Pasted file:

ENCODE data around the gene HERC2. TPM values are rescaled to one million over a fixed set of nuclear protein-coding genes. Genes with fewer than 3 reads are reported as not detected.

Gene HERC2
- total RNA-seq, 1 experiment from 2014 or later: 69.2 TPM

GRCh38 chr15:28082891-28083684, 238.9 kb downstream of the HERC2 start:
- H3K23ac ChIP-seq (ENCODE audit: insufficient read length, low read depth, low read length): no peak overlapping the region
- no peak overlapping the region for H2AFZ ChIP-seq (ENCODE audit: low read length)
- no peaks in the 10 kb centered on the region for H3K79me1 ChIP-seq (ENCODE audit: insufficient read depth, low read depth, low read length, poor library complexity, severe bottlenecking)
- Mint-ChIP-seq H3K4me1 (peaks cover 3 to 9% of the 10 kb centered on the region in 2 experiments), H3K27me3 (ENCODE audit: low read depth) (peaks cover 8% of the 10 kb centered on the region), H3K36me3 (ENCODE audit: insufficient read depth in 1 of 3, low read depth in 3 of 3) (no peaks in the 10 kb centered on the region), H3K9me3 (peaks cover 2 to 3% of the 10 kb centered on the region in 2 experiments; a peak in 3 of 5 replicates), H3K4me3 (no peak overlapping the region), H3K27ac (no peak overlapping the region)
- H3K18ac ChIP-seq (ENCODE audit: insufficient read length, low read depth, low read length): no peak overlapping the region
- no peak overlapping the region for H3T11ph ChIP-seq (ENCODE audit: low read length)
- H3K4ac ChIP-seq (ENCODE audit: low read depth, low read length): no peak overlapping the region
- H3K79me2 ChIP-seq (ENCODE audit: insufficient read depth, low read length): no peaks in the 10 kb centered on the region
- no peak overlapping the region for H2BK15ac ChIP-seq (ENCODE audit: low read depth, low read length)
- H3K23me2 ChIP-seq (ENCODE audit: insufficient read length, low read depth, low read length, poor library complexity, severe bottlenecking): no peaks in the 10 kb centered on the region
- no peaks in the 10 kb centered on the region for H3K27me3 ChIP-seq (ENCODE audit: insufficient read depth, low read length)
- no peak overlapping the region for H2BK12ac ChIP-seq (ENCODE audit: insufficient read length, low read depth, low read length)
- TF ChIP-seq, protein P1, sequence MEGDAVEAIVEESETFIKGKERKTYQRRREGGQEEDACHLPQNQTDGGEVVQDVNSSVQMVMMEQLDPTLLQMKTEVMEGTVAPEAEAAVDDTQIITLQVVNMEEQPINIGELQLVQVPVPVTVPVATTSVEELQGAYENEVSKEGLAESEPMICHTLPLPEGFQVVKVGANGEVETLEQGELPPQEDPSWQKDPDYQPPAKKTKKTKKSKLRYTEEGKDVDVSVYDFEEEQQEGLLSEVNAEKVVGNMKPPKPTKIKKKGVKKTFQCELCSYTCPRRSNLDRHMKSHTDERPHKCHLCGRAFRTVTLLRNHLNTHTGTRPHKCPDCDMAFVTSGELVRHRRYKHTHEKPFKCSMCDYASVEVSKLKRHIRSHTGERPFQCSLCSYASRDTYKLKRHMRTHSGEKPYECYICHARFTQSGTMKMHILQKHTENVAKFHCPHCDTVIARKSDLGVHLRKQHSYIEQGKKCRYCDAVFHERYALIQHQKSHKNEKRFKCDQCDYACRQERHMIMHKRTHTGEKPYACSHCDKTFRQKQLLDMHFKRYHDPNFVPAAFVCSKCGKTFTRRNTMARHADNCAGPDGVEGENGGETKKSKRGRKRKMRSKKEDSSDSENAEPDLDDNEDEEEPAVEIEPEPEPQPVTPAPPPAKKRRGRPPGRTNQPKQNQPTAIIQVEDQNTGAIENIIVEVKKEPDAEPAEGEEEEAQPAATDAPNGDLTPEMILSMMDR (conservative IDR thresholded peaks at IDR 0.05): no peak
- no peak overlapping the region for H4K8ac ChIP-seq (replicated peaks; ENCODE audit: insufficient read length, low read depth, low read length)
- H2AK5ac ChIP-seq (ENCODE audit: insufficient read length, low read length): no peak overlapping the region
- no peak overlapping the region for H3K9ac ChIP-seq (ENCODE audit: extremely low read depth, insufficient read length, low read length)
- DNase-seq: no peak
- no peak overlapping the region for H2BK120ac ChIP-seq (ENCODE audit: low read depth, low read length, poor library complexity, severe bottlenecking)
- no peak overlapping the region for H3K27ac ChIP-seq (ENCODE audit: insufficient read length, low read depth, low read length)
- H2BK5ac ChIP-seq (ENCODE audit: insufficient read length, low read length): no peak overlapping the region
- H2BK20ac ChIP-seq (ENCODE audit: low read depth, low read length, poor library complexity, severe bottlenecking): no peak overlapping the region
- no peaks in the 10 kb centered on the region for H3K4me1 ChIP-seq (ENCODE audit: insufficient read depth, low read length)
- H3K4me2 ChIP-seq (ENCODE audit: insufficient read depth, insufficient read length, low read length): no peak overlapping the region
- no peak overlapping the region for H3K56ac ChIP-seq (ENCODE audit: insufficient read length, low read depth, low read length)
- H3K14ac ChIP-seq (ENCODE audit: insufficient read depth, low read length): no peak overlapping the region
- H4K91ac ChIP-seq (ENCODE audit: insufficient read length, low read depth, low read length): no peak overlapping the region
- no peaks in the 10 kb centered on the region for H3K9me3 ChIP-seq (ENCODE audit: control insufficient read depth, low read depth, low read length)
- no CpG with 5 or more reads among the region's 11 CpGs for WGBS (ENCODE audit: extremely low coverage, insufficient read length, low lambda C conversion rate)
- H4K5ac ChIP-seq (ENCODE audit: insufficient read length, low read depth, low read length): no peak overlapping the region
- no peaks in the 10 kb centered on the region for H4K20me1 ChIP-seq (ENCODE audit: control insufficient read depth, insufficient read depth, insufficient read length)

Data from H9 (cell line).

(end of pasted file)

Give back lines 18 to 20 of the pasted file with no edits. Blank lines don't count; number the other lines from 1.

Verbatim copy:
- no peak overlapping the region for H4K8ac ChIP-seq (replicated peaks; ENCODE audit: insufficient read length, low read depth, low read length)
- H2AK5ac ChIP-seq (ENCODE audit: insufficient read length, low read length): no peak overlapping the region
- no peak overlapping the region for H3K9ac ChIP-seq (ENCODE audit: extremely low read depth, insufficient read length, low read length)